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Cyclomatic Complexity

Cyclomatic complexity is a software metric used to measure the complexity of a program. Thomas J. McCabe developed this metric in 1976.McCabe interprets a computer program as a set of a strongly connected directed graph. Nodes represent parts of the source code having no branches and arcs represent possible control flow transfers during program execution. The notion of program graph has been used for this measure, and it is used to measure and control the number of paths through a program. The complexity of a computer program can be correlated with the topological complexity of a graph.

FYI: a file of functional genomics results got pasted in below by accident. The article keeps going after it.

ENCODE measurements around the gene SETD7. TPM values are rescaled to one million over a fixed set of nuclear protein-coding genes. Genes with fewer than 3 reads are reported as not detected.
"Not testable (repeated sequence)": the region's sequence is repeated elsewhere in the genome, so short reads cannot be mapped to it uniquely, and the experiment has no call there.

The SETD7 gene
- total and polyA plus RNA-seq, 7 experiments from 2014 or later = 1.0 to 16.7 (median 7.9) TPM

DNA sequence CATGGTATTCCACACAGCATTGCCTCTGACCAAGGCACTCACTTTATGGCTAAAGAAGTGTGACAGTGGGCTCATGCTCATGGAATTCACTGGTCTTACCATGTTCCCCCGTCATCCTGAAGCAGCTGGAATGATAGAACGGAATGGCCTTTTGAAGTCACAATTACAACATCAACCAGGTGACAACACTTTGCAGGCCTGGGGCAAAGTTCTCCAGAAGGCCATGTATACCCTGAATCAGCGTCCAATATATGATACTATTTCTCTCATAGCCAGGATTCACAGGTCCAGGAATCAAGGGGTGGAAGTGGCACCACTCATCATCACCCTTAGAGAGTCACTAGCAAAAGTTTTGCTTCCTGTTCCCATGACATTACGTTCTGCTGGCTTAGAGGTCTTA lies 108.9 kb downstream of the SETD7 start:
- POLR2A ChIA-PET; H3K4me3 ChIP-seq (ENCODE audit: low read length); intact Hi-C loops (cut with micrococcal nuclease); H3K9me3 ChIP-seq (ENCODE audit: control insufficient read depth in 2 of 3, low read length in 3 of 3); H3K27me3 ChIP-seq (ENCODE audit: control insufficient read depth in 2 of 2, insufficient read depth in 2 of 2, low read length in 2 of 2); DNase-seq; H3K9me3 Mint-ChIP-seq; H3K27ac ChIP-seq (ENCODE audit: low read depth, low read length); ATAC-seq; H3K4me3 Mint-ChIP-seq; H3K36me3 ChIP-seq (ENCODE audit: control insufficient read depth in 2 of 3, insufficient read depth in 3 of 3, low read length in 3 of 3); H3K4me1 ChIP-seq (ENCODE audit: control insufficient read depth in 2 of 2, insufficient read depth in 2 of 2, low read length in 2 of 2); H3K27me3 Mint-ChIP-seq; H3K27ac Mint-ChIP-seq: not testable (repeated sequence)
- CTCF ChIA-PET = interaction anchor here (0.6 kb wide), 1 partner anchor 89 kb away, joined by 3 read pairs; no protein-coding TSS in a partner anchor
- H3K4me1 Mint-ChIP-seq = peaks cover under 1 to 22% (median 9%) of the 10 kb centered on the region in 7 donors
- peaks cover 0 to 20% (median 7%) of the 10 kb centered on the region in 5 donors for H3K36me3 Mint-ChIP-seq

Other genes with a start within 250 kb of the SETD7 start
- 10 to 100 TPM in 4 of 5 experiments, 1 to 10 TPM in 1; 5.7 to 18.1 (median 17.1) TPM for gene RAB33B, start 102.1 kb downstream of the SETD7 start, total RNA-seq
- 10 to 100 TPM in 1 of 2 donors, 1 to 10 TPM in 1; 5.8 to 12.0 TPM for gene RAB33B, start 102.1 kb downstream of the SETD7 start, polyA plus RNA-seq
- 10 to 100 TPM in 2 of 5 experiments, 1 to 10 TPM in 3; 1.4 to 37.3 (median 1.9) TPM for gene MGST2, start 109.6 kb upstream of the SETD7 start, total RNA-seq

How to Calculate Cyclomatic Complexity?

McCabe proposed the cyclomatic number, V (G) of graph theory as an indicator of software complexity. The cyclomatic number is equal to the number of linearly independent paths through a program in its graphs representation. For a program control graph G, cyclomatic number, V (G), is given as:

              V (G) = E - N + 2 * P

E = The number of edges in graphs G

N = The number of nodes in graphs G

P = The number of connected components in graph G.

Example:

Cyclomatic Complexity

Properties of Cyclomatic complexity:

Following are the properties of Cyclomatic complexity:

  1. V (G) is the maximum number of independent paths in the graph
  2. V (G) >=1
  3. G will have one path if V (G) = 1
  4. Minimize complexity to 10





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